[Foundation-l] what do we do in the event the Foundation fails? - Re: Policy governance ends

George Herbert george.herbert at gmail.com
Thu Apr 19 01:37:22 UTC 2007

On 4/18/07, Ray Saintonge <saintonge at telus.net> wrote:
> Robert Leverington wrote:
> >On 18/04/07, Ray Saintonge <saintonge at telus.net> wrote:
> >
> >
> >>David Gerard wrote:
> >>
> >>
> >>>At the moment I'm quite worried about Commons. The image dump is HUGE
> >>>and I don't think there's been a good dump of it for a while. And
> >>>300-400GB of images is quite a lot for people to keep around casually.
> >>>
> >>>
> >>Can it be segmented where no one person needs to protect the whole
> >>thing.  Each person archiving would only need to keep downloading the
> >>same predetermined part of the database.
> >>
> >>
> >We could set up a page on meta to catalog who is keeping copies of
> >what (seperate it by database) so we can know how safe each database
> >is and users can volunteer to regularly download a copy of the one
> >they choose. If say five or ten people (from different countries) had
> >a copy of each (preferably long term users) we would probably be safe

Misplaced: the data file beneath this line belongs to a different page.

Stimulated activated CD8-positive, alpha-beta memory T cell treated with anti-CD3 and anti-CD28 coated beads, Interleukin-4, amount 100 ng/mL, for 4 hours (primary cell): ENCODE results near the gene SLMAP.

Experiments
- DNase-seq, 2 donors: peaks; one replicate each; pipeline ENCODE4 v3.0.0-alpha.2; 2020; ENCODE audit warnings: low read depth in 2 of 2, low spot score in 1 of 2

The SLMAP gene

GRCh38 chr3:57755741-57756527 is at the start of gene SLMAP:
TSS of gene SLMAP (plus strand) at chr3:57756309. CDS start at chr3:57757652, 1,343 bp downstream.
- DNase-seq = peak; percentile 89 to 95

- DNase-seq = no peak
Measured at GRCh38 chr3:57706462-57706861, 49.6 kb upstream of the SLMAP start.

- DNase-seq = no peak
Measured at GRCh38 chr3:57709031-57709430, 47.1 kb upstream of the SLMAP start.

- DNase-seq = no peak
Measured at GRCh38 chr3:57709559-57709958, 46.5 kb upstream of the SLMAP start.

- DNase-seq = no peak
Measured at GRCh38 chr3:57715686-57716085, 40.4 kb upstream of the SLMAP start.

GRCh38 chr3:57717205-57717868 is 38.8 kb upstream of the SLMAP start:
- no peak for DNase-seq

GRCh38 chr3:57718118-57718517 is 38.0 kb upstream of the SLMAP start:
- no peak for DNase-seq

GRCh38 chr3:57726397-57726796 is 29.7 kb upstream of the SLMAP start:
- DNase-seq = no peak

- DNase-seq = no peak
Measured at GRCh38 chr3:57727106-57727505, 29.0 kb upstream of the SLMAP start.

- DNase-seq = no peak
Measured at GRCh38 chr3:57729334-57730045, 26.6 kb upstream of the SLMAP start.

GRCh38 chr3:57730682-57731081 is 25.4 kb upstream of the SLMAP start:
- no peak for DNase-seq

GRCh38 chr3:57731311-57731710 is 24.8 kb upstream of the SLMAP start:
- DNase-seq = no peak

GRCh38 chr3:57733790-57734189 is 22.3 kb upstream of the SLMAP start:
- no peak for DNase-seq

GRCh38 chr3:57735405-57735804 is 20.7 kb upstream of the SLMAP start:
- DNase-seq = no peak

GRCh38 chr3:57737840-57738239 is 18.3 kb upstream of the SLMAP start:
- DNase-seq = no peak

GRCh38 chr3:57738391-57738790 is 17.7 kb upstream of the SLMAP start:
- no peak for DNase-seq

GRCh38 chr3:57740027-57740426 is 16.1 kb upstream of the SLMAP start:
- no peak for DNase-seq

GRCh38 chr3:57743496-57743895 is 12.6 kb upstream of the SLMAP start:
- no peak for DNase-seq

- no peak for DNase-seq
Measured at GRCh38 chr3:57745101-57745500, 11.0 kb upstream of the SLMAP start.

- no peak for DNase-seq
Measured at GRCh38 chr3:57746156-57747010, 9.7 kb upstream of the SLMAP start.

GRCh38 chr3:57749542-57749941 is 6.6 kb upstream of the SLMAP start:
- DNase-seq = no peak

> >even as a result of a continent wide genocide.
> >
> Not just long-term users; they would need some tech savvy as well.  I
> would qualify as a long term user, but wouldn't have a clue about how to
> deal with the stuff if unfortunate circumstances did arise.

If Wikipedia has to be rebuilt from such distributed backups, we
goofed - There should be warm-standby content copies in geographical
distributed regions and a real offsite backups (tape, or lugged disk)
rotation mechanism in place.

There's nothing wrong with giving key project members (or anyone else
who wants it) the whole dataset to take home, but as noted above, most
people would have a hard time re-launching the site given a hard disk
and a request to do so.

If we truly do have a civilization-ending event, restoring Wikipedia
to full live production status is probably not the number one

A more credible scenario is that power goes out in St Petersburg for
long enough to be a problem, and the datacenter can't get enough
diesel to keep going forever (or the upstream net connectivity fails).
 This is the type of scenario for which major organizations keep a
geographically diverse systems set going.

-george william herbert
george.herbert at gmail.com

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